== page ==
Observed annually on October 17th, Dessalines Day is a national holiday in Haiti. This holiday commemorates the life and legacy of Jean-Jacques Dessalines on the anniversary of his assassination-an event that took place in 1806.
Dessalines was a leader of the Haitian Revolution and the first ruler of an independent Haiti under the Haitian constitution of 1805. In 1804, the city of Marchand would be renamed to Dessalines in his honor and many men on the island changed their last names from slave names to Jean-Jacques in his honor. In the 20th century, this holiday was created to honor his legacy and has been observed ever since.
The History Of Dessalines Day
The rebellion against French authority in Haiti began in 1791 and is considered to be not only the largest slave rebellion in the Western Hemisphere in history but also the most successful one.
The leader of this revolution was Toussaint Louverture and Jean-Jacques Dessalines would emerge as his lieutenant. Napoleon would send French troops to restore French authority to the colony and Louverture would be captured in 1802. In 1803, Louverture died in a French prison.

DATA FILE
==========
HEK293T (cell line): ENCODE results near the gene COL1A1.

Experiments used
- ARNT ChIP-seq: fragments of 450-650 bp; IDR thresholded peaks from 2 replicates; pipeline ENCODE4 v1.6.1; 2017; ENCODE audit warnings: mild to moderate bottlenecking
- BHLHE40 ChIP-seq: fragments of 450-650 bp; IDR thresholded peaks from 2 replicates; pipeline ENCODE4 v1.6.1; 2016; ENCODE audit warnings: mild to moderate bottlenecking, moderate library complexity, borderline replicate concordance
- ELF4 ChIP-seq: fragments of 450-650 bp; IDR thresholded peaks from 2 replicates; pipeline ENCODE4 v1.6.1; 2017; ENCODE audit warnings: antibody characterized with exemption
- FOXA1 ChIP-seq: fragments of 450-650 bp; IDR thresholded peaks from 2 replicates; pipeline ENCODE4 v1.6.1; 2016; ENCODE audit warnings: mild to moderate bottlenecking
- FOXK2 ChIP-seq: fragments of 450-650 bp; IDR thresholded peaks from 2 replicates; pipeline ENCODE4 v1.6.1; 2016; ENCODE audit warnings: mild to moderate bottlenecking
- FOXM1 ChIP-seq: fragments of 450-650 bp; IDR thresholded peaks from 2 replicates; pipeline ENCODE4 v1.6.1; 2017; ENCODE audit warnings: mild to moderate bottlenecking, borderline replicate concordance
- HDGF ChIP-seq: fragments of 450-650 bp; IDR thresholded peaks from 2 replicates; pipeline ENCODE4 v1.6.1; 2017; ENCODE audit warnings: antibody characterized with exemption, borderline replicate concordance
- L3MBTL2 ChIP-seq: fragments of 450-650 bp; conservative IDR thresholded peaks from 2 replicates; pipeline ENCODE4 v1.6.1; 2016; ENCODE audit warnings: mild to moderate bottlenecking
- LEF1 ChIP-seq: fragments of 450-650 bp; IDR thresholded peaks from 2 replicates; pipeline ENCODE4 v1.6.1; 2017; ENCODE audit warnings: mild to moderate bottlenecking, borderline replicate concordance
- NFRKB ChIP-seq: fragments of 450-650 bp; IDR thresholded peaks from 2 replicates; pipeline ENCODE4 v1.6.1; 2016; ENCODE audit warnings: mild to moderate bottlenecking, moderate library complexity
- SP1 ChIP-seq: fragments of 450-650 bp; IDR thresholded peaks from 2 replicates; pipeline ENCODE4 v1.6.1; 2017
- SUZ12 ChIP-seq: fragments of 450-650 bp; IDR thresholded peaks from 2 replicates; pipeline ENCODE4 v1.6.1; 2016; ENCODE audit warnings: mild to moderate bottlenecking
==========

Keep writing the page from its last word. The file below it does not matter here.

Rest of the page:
Dessalines would take over leadership of the revolution and would end up defeating French troops at the Battle of Vertieres on the 18th of November in 1803. This would result in France removing over 7,000 troops from the island. On the 1st of January in 1804, Dessalines declared the colony’s independence as a free republic. He would then rename it to Haiti-its original indigenous name.
Observing Dessalines Day
In villages, towns, and cities all over Haiti, people take part in parades and festivals dedicated to Jean-Jacques Dessalines. Sometimes this day is also a day of protest, particularly when Haitians are unhappy with the current leadership. People also use the hashtag #DessalinesDay on social media to spread the word about this holiday.